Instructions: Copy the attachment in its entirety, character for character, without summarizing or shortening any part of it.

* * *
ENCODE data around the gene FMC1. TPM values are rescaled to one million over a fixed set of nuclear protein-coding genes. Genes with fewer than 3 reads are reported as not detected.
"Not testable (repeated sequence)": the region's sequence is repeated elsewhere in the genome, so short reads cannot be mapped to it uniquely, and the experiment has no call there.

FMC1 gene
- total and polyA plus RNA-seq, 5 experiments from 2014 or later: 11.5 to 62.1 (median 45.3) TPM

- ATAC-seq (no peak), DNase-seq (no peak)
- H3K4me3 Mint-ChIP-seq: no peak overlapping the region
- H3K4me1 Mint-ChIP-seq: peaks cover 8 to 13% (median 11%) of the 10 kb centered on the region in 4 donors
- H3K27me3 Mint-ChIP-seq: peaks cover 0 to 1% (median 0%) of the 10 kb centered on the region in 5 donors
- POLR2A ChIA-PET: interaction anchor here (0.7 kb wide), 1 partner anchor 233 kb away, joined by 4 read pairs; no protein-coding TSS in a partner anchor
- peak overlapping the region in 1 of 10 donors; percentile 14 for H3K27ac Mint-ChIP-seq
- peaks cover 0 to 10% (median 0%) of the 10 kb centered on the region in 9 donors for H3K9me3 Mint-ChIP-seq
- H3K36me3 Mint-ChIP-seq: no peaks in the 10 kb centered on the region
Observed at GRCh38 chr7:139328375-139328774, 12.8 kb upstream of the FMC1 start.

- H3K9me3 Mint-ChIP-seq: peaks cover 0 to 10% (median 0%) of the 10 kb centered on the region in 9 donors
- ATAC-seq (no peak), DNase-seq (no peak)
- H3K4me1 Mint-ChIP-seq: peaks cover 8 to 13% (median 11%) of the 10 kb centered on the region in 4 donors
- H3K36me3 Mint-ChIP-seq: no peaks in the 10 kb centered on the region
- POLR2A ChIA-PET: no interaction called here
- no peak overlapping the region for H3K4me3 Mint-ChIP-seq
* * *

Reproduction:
ENCODE data around the gene FMC1. TPM values are rescaled to one million over a fixed set of nuclear protein-coding genes. Genes with fewer than 3 reads are reported as not detected.
"Not testable (repeated sequence)": the region's sequence is repeated elsewhere in the genome, so short reads cannot be mapped to it uniquely, and the experiment has no call there.

FMC1 gene
- total and polyA plus RNA-seq, 5 experiments from 2014 or later: 11.5 to 62.1 (median 45.3) TPM

- ATAC-seq (no peak), DNase-seq (no peak)
- H3K4me3 Mint-ChIP-seq: no peak overlapping the region
- H3K4me1 Mint-ChIP-seq: peaks cover 8 to 13% (median 11%) of the 10 kb centered on the region in 4 donors
- H3K27me3 Mint-ChIP-seq: peaks cover 0 to 1% (median 0%) of the 10 kb centered on the region in 5 donors
- POLR2A ChIA-PET: interaction anchor here (0.7 kb wide), 1 partner anchor 233 kb away, joined by 4 read pairs; no protein-coding TSS in a partner anchor
- peak overlapping the region in 1 of 10 donors; percentile 14 for H3K27ac Mint-ChIP-seq
- peaks cover 0 to 10% (median 0%) of the 10 kb centered on the region in 9 donors for H3K9me3 Mint-ChIP-seq
- H3K36me3 Mint-ChIP-seq: no peaks in the 10 kb centered on the region
Observed at GRCh38 chr7:139328375-139328774, 12.8 kb upstream of the FMC1 start.

- H3K9me3 Mint-ChIP-seq: peaks cover 0 to 10% (median 0%) of the 10 kb centered on the region in 9 donors
- ATAC-seq (no peak), DNase-seq (no peak)
- H3K4me1 Mint-ChIP-seq: peaks cover 8 to 13% (median 11%) of the 10 kb centered on the region in 4 donors
- H3K36me3 Mint-ChIP-seq: no peaks in the 10 kb centered on the region
- POLR2A ChIA-PET: no interaction called here
- no peak overlapping the region for H3K4me3 Mint-ChIP-seq